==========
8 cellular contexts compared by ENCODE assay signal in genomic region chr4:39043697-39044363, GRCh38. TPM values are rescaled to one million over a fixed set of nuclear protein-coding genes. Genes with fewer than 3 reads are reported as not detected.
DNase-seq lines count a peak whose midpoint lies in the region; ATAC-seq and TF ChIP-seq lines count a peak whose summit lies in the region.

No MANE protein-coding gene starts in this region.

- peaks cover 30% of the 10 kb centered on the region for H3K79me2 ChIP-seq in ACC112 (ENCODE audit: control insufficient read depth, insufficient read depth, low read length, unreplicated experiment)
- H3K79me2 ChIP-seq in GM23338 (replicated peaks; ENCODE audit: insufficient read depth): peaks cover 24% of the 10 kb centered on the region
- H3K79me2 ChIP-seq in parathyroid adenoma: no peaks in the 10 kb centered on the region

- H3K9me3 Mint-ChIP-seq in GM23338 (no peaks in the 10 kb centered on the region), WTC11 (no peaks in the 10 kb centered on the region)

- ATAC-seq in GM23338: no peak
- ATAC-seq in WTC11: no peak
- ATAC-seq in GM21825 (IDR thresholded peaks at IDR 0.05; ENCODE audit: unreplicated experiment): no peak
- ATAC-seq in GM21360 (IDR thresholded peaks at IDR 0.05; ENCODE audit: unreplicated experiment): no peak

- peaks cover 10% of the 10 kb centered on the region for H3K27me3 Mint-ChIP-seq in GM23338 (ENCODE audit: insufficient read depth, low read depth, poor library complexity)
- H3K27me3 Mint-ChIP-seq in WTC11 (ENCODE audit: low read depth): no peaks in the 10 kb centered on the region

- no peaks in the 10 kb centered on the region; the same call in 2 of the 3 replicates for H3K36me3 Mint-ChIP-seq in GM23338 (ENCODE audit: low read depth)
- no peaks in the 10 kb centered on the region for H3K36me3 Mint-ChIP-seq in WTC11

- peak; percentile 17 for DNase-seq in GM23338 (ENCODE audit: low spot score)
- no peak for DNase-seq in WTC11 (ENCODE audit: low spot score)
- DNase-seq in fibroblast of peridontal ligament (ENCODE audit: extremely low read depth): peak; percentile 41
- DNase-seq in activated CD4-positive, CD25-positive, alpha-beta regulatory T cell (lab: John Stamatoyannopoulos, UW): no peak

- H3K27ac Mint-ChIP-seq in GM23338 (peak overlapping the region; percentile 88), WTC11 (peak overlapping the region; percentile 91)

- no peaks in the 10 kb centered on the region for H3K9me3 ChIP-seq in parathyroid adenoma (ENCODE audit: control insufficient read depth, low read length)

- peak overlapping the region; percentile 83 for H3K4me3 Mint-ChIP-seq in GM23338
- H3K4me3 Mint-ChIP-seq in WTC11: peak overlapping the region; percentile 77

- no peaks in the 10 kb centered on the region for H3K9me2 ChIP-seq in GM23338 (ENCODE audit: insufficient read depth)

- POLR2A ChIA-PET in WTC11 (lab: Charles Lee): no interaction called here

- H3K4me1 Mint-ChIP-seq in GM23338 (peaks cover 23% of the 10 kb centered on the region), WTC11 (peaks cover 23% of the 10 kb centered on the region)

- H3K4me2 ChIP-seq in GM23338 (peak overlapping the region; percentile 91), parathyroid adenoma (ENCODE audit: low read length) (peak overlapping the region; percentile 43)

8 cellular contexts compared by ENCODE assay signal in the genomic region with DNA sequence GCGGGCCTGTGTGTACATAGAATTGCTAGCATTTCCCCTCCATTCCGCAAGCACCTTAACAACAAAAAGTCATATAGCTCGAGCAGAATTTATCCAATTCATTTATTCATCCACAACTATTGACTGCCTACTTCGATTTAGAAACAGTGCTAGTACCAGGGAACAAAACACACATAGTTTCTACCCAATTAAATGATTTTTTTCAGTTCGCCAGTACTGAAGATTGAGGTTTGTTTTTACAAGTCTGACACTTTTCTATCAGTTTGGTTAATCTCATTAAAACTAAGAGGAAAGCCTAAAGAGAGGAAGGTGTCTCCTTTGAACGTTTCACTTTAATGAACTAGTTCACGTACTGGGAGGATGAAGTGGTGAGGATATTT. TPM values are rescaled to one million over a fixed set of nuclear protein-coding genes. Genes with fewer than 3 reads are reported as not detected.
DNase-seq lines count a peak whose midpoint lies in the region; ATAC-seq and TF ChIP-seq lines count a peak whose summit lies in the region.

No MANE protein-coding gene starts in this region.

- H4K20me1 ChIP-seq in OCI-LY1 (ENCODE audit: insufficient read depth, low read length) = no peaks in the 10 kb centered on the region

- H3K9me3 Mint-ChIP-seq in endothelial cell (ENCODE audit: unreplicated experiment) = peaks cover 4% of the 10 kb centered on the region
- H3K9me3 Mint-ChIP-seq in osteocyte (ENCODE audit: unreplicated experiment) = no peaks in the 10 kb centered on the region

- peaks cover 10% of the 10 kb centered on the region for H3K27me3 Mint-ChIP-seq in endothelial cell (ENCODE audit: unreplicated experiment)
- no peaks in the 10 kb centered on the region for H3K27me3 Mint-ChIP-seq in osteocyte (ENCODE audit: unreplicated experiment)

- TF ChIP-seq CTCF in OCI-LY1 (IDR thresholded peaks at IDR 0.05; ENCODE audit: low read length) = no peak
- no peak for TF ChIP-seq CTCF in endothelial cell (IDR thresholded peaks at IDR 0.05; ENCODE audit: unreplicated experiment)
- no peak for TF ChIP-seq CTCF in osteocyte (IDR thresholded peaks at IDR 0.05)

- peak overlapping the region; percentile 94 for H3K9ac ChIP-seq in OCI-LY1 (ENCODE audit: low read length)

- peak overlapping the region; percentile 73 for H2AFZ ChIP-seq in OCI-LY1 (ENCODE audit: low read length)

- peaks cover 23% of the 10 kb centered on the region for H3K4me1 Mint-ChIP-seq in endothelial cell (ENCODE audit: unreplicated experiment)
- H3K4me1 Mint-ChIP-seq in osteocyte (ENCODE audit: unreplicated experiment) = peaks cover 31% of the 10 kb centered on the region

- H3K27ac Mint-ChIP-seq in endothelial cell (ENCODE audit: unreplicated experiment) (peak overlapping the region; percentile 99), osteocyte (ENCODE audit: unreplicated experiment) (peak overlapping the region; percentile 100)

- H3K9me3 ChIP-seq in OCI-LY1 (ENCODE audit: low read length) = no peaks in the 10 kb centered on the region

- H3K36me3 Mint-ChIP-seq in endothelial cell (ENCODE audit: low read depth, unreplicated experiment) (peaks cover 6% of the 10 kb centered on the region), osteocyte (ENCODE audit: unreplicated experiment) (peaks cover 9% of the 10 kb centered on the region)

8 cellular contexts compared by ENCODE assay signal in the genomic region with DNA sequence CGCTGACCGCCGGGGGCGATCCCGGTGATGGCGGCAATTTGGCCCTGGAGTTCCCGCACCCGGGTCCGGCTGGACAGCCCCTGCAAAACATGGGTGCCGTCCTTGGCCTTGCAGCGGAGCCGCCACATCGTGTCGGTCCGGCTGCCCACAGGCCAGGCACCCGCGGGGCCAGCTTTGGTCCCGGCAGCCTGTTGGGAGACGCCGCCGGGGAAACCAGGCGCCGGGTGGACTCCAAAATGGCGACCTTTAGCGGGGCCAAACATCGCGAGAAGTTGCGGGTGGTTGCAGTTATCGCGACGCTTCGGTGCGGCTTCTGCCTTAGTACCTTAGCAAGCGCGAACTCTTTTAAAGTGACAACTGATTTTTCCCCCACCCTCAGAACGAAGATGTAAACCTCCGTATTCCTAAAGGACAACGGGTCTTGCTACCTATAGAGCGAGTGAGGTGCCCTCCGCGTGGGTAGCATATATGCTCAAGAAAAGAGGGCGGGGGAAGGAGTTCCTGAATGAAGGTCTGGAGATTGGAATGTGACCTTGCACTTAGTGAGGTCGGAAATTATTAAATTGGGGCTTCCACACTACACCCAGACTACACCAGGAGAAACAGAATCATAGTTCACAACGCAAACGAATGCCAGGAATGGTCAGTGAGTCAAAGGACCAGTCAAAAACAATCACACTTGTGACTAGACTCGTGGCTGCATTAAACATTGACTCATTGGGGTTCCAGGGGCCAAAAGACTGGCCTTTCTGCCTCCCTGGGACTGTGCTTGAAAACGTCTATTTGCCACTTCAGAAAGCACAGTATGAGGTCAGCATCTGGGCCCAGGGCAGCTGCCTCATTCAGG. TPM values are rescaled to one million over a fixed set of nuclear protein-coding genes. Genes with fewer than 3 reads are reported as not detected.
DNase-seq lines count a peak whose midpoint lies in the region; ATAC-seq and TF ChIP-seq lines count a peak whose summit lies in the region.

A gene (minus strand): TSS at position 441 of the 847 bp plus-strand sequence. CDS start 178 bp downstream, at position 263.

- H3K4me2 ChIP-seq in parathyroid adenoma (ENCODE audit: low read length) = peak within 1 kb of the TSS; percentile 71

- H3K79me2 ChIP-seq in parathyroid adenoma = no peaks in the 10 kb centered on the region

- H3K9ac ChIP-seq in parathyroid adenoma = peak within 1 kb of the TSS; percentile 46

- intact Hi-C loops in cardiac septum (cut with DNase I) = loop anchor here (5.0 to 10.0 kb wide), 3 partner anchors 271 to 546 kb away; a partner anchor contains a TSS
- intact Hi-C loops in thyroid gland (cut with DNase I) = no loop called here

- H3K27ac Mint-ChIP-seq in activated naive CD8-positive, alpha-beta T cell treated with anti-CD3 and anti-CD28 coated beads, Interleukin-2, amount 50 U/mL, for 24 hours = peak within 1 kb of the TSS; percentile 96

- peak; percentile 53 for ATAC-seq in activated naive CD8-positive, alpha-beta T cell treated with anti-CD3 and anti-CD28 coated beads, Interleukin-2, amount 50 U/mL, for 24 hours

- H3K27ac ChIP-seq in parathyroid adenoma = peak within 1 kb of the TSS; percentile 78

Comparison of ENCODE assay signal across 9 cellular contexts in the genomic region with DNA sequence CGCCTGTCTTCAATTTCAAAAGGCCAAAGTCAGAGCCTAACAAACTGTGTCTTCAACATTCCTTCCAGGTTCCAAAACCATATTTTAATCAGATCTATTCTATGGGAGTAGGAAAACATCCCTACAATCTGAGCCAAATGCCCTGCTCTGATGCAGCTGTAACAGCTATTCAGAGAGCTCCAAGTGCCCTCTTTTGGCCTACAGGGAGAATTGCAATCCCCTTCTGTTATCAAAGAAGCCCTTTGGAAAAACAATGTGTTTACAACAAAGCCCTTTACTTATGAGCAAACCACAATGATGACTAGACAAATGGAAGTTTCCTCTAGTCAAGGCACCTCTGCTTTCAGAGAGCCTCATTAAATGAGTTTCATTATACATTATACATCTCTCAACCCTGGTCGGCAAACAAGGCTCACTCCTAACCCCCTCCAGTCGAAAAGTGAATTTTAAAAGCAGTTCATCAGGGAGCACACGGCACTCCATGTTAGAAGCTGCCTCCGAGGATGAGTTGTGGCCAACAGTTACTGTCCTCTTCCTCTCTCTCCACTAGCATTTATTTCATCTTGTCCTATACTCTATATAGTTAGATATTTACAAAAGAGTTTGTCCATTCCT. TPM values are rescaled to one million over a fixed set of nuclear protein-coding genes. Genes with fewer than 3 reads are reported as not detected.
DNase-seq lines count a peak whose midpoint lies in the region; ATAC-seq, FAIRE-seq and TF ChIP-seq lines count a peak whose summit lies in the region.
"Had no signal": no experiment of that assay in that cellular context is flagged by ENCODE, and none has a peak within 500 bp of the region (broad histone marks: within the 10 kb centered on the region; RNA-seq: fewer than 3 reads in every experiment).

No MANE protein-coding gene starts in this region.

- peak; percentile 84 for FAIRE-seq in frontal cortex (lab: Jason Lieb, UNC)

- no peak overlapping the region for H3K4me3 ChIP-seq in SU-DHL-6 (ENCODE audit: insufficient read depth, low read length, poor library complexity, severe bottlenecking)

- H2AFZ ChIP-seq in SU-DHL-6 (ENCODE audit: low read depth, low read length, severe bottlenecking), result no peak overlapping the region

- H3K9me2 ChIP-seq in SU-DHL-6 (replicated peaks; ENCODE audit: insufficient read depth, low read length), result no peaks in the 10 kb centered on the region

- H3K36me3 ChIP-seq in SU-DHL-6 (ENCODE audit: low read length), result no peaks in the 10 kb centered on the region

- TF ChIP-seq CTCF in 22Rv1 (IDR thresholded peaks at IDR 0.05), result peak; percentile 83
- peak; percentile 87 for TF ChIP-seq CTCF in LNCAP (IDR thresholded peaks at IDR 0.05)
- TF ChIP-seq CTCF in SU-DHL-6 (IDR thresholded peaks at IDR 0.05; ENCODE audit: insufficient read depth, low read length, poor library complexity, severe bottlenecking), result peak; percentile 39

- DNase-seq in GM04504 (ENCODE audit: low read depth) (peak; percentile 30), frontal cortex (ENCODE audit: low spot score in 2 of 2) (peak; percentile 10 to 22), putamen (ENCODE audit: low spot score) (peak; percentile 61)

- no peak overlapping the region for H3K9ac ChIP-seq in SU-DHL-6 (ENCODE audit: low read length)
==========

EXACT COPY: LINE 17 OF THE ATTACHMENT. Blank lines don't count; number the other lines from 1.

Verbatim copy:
- no peak for DNase-seq in WTC11 (ENCODE audit: low spot score)